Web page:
Friday, October 30, 2015
The Known World by Edward P. Jones
According to the brief bio in my copy of The Known World by Edward P. Jones, he won the prestigious PEN/Hemingway Award and was a finalist for the National Book Award for his debut collection of short stories, Lost in the City. Jones won the 2004 Pulitzer Prize and the National Book Critics Circle Award, and was a finalist for the National Book Award for Known World. He resides in Washington, D.C., and this is his first novel. I am profoundly sorry this beautifully written work escaped my notice for so long.
This poignant tale of slave holders and slaves in Virginia takes place in the decades before the Civil War. The head of the family was Augustus, who was a skilled carpenter; he and his wife Mildred had a son Henry. Augustus’ owner allowed him to keep a portion of his wages, and he saved enough to buy his freedom, that of his wife, and later, Henry. Caldonia Townsend was Henry’s wife. All of these people were African-Americans.
Jones describes the day Henry died, “A few women had cried, remembering the way Henry smiled or how he would join them in singing or thinking that the death of anyone, good or bad, master or not, cut down one more tree in the life of the forest that shielded them from their own death; but most said or did nothing. Their world had changed but they could not yet understand how. A black man had owned them, a strange thing for many in that world, and now he was dead, maybe a white man would buy them, which was not as strange. No matter what, though, the sun would come up on them tomorrow, followed by the moon, than dogs would chase their own tails and the sky would remain just out of reach” (60-61). I read, re-read, and read again this and numerous other passages which brought tears to my eyes. A must read.
I had heard of the complicity of rival African tribes capturing enemies and selling them to the slave traders, and I dismissed stories of African-Americans owning slaves. However, Jones’ meticulously researched novel reveals much of the details of slavery at that time. Henry was not able to buy slaves on the market, but he used his former owner as a straw purchaser of slaves.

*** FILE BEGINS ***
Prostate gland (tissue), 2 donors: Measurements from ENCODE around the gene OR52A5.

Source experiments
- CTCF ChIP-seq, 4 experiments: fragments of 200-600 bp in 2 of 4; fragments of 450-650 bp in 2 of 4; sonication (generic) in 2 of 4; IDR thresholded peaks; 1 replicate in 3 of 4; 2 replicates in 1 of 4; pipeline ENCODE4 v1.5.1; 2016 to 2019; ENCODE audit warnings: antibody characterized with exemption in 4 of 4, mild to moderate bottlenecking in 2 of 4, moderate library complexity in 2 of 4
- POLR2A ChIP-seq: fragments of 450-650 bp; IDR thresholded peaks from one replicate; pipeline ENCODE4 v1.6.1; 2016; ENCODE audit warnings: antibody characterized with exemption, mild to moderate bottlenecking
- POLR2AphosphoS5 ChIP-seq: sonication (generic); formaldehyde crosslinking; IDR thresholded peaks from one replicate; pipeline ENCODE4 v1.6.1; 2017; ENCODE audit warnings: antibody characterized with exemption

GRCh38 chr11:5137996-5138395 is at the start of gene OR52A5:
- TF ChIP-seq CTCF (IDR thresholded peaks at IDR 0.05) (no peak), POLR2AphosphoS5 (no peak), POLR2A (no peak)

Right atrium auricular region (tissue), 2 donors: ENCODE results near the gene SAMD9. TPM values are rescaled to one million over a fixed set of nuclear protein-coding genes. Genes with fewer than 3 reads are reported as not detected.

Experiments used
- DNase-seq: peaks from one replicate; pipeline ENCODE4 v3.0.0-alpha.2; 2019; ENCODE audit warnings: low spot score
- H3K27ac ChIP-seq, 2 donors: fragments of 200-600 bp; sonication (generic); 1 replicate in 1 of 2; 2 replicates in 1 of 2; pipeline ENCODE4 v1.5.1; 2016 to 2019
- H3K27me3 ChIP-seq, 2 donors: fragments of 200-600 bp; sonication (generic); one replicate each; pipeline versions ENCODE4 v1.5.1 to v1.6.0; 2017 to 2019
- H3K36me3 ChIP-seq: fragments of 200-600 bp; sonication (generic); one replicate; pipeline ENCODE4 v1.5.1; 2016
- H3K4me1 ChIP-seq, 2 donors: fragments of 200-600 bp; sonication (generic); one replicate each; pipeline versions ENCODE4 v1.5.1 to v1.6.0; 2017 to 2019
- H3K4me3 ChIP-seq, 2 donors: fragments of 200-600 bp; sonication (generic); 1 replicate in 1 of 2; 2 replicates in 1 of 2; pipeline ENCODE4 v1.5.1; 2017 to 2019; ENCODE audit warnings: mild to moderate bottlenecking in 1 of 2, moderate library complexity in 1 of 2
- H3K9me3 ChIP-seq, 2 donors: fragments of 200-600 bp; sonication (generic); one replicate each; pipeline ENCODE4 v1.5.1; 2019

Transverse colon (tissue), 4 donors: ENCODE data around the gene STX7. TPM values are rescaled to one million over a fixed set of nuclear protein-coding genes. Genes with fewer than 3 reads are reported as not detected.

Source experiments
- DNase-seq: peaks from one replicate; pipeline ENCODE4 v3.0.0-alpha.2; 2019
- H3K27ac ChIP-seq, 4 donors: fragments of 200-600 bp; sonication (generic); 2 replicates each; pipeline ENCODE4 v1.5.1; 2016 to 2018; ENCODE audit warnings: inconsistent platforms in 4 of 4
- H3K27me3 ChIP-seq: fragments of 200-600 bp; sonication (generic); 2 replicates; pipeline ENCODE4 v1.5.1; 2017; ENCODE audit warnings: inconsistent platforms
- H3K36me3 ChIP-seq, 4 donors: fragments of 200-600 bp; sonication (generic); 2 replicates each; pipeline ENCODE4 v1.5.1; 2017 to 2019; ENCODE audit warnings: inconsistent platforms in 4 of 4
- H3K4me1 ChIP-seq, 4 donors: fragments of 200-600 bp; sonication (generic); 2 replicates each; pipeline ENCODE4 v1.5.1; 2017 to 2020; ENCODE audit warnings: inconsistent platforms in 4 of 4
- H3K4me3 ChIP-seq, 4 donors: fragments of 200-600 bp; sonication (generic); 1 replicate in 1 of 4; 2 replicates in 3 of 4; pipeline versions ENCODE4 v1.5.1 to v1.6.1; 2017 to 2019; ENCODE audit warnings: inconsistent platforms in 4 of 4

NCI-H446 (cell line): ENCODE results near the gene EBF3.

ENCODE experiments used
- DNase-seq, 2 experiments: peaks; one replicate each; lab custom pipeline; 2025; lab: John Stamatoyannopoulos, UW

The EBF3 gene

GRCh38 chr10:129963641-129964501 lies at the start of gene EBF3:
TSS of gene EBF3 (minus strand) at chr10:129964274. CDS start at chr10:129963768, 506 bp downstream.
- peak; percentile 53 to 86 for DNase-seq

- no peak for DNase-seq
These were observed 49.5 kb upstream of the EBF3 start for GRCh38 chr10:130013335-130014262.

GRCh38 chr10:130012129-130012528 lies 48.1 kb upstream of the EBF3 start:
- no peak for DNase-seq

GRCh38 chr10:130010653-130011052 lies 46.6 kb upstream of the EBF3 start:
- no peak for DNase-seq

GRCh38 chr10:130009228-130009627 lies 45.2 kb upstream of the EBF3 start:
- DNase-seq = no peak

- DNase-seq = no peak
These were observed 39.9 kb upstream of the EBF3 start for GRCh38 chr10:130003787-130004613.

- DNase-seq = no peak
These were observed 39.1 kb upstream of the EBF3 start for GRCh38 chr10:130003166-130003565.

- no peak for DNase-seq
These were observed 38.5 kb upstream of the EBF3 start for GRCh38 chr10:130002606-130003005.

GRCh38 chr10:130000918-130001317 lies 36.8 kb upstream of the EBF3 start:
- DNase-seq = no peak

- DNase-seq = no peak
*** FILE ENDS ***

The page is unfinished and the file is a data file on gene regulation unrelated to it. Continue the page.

Other characters included William and Ethel Robbins, white slave holders of 113 people, who owned Augustus and his family. Then we have suspicious cousins from North Carolina, who railed against the freedoms some of the slaves enjoyed in the fictional Manchester County, Virginia. Then we read of speculators, who would buy blacks, with assurances no harm would come to them, then immediately resell at a profit without any assurances at all. Then the white sheriff, along with patrollers, who kept an eye on the movement of slaves around the plantation where they lived and worked. However, not all these characters are what they seem to be, and several undergo rather startling changes.
The horrors of the Holocaust, numerous instances of genocide of millions around the world, and the slave trade all speak of the incomprehensible cruelty among humans. The insidious slave trade was maintained by wealthy white people who ruled their “property” with a whip in one hand, a Bible in the other, and a black woman in their beds. The more I learn of this shameful period in American and world history the more dispirited I become that we can survive as an intelligent, kind, and loving species. What were these people doing owning their own people? The mind boggles to think of what life must have been like for these poor wretched people.
Readers might know a lot about the history of the antebellum South, but read The Known World by Edward P. Jones, and I defy anyone to have a heart so stony not even a single tear is shed. 5 stars